Italy have regularly produced exceptional defenders crucial to the balance of their teams and Giorgio Chiellini is a centre-back from that same rich tradition. A worthy successor to the likes of Paolo Maldini and Fabio Cannavaro, he is adept at marking opponents out of the game and is a dominant presence in the air. Having helped ensure a smooth transition between two generations of talents, the 28-year-old is now nothing short of a linchpin at the back for La Nazionale.  


Born in Pisa but raised in Livorno, Chiellini spent four years training as a left-back at the local club of the town where he spent his childhood. His natural ability soon brought him wider attention and from the age of 16 he began rising through the ranks of Italy's youth teams, notably winning the European U-19 title in 2003.


After signing for Juventus in 2004, he was sent out on loan to Fiorentina, where he made his Serie A debut on 12 September the same year. Two months later, on 17 November, he was rewarded with his first senior cap by Marcello Lippi, making his bow against Finland. Chiellini's career then entered a new phase in 2006/07, when Didier Deschamps gradually began relocating him to the centre of Juve's defence.


It was a canny decision, and the following season he made the position his own alongside Nicola Legrottaglie. Meanwhile, his versatility made him even more useful to La Squadra Azzurra, and, with Italy operating a 4-4-2 system, he served with distinction both in the middle and on the left. His playing time increased when he took over from Marco Materazzi, and since Cannavaro's retirement in 2010 he has emerged as Italy's new leader at the back.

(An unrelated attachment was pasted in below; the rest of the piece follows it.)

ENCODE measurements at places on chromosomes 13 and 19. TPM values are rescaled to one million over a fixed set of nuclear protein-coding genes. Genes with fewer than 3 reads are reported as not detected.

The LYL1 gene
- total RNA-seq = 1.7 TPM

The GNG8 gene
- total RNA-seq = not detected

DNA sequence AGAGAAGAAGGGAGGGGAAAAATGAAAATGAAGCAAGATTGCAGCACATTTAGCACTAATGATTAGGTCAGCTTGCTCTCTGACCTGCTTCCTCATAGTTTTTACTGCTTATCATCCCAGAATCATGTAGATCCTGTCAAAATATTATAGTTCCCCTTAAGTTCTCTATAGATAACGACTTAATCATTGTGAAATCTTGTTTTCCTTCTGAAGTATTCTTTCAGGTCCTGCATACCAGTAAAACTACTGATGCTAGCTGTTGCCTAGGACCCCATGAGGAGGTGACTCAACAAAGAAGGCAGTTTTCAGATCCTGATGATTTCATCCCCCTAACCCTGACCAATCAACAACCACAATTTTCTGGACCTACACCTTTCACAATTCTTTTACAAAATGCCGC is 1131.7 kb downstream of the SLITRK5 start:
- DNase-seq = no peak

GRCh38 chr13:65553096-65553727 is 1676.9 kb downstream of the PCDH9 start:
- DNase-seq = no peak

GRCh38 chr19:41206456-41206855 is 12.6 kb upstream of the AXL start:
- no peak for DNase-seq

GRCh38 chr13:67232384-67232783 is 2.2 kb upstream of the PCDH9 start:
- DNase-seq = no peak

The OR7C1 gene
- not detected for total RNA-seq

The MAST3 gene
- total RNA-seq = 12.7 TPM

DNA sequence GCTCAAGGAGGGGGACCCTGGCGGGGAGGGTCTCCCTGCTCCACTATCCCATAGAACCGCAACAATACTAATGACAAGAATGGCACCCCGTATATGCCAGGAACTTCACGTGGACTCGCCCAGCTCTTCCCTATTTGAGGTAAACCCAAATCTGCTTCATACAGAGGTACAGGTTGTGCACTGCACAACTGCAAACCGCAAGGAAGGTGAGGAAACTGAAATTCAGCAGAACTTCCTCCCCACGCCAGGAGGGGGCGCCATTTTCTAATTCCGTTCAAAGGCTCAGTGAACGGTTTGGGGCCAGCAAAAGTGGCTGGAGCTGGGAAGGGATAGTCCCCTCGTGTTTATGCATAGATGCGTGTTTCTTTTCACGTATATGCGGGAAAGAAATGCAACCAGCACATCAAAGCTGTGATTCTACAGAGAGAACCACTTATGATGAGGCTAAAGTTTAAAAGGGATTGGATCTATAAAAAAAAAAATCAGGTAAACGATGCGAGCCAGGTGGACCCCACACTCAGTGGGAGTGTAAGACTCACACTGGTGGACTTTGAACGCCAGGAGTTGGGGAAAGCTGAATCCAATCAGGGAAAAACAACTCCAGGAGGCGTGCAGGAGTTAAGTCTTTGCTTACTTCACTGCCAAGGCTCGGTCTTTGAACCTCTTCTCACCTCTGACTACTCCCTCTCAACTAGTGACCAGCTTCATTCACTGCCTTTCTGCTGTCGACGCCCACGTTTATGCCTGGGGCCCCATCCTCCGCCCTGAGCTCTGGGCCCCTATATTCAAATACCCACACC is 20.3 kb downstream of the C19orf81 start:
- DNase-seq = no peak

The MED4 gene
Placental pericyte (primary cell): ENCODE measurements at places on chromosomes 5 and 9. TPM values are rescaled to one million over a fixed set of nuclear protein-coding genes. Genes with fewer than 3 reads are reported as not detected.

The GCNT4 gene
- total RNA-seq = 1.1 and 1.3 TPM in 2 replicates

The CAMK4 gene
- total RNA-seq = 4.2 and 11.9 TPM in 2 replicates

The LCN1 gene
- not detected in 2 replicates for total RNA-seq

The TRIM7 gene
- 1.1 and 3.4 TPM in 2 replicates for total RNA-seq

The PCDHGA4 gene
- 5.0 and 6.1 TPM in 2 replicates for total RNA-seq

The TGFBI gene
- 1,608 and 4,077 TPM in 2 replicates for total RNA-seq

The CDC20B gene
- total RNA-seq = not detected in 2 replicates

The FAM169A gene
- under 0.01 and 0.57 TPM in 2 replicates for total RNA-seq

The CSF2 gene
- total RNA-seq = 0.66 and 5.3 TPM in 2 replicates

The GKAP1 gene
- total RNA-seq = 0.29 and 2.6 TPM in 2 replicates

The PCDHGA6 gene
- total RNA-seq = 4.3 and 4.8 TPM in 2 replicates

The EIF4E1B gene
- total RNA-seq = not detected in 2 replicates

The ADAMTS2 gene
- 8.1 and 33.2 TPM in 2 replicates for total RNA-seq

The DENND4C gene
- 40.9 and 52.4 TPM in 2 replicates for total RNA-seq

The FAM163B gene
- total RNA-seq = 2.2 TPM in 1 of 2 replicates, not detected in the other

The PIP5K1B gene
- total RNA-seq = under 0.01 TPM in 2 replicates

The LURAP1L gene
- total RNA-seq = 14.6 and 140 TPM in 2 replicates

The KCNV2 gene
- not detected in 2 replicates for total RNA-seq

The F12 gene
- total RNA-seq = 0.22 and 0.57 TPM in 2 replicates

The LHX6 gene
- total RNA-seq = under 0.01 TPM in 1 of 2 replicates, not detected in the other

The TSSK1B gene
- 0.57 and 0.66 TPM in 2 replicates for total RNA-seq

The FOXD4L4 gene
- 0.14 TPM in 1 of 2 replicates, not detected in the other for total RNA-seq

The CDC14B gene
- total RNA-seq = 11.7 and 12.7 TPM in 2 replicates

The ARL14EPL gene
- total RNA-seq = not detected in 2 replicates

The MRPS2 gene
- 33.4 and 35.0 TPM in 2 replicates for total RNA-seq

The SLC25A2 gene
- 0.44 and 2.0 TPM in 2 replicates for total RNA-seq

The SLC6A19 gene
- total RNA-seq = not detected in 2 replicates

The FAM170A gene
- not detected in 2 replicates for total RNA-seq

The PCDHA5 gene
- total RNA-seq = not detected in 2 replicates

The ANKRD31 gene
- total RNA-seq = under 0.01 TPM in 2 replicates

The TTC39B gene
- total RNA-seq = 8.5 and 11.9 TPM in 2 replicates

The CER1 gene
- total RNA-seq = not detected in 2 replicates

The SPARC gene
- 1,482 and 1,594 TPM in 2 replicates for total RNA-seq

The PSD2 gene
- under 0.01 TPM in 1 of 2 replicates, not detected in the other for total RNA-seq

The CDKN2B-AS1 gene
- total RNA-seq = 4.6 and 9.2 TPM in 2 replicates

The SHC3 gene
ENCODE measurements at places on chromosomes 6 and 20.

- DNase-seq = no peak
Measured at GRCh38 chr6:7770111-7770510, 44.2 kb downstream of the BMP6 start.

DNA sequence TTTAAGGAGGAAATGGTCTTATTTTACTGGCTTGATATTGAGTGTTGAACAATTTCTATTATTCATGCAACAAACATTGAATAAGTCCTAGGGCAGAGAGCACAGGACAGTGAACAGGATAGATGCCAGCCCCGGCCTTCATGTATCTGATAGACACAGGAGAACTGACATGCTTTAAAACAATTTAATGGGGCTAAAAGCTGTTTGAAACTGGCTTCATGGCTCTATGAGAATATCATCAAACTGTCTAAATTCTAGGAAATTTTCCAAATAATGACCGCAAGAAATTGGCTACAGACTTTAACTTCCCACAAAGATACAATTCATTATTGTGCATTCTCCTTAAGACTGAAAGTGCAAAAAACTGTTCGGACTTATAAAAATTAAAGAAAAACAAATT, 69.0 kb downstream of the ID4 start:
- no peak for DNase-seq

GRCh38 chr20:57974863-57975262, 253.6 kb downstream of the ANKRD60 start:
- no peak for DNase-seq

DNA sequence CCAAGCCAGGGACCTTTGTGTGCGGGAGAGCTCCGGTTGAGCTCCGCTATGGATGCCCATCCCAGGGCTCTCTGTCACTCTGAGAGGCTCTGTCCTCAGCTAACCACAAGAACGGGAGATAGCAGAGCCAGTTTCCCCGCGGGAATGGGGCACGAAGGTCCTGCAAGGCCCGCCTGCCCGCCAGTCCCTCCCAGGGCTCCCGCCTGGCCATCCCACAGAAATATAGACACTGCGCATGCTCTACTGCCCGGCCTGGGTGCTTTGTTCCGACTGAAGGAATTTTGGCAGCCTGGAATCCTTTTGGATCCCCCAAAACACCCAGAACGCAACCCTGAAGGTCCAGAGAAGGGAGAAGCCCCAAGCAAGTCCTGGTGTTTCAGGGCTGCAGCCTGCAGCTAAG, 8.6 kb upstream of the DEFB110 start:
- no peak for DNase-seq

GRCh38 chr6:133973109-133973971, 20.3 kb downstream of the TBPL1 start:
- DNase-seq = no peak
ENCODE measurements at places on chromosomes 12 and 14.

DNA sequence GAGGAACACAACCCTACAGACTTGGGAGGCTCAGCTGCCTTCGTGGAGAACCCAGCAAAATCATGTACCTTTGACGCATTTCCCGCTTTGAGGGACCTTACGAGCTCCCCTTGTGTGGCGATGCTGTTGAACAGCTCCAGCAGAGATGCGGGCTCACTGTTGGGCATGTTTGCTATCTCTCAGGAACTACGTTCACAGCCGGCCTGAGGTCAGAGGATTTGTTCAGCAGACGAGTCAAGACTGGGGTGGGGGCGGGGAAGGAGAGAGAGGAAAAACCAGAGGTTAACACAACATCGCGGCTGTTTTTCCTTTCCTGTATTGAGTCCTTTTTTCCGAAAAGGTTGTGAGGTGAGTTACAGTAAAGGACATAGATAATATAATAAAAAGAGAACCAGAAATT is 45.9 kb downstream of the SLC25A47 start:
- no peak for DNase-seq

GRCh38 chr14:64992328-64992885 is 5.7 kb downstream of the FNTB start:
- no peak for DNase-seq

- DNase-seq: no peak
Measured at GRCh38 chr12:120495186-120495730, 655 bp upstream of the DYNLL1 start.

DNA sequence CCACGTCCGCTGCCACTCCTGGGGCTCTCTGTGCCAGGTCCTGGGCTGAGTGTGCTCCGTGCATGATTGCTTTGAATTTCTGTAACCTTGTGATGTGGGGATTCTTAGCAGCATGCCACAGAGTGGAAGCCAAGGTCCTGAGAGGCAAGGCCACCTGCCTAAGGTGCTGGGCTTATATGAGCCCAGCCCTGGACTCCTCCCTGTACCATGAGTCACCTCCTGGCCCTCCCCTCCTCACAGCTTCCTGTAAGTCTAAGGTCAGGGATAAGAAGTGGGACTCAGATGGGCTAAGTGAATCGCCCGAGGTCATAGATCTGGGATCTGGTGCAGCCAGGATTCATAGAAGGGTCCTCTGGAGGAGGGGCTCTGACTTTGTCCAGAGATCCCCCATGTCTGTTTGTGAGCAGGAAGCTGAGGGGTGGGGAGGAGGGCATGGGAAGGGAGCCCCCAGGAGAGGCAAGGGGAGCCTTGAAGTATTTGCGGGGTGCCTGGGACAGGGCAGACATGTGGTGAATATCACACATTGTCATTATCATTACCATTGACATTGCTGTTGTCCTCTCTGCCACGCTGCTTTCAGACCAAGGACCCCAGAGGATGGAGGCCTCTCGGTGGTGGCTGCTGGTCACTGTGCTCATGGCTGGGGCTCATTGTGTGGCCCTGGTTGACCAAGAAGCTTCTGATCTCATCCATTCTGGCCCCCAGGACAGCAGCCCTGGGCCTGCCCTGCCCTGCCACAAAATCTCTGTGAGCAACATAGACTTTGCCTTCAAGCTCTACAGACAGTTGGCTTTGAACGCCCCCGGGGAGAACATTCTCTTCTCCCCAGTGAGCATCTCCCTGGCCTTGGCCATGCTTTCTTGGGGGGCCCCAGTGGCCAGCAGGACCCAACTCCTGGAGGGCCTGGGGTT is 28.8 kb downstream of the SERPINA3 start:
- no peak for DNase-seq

Chiellini has continued to shine in the club sphere as well, being voted by his peers as Serie A defender of the year three times in a row between 2008 and 2010. Respected for his fearlessness and commitment, his combative ways nonetheless led him to break his nose on three separate occasions between 2005 and 2009, and each time he wore a protective leather mask that further fed his gritty reputation. Meanwhile, he is the primary outlet for goalkeeper Gianluigi Buffon and his natural replacement as captain, having first worn the armband for Italy against Switzerland on 14 November 2012.


A daunting obstacle for opposition forwards, Chiellini is no stranger to fulsome praise, and he earned the admiration of Napoli coach Walter Mazzarri after his side were beaten by Juventus last season. "Juve are very strong in defence," he said. "Chiellini is from another planet. He can man-mark three players all by himself."


Now established as one of the world's foremost defenders, Chiellini has contested over 260 matches for Juventus, while he has notched two goals in 54 appearances for Italy as of May this year. His gifts extend beyond the realm of football too, and he obtained a degree in Business and Economics at the University of Turin on 16 July 2010, earning a final mark of 109 out of 110.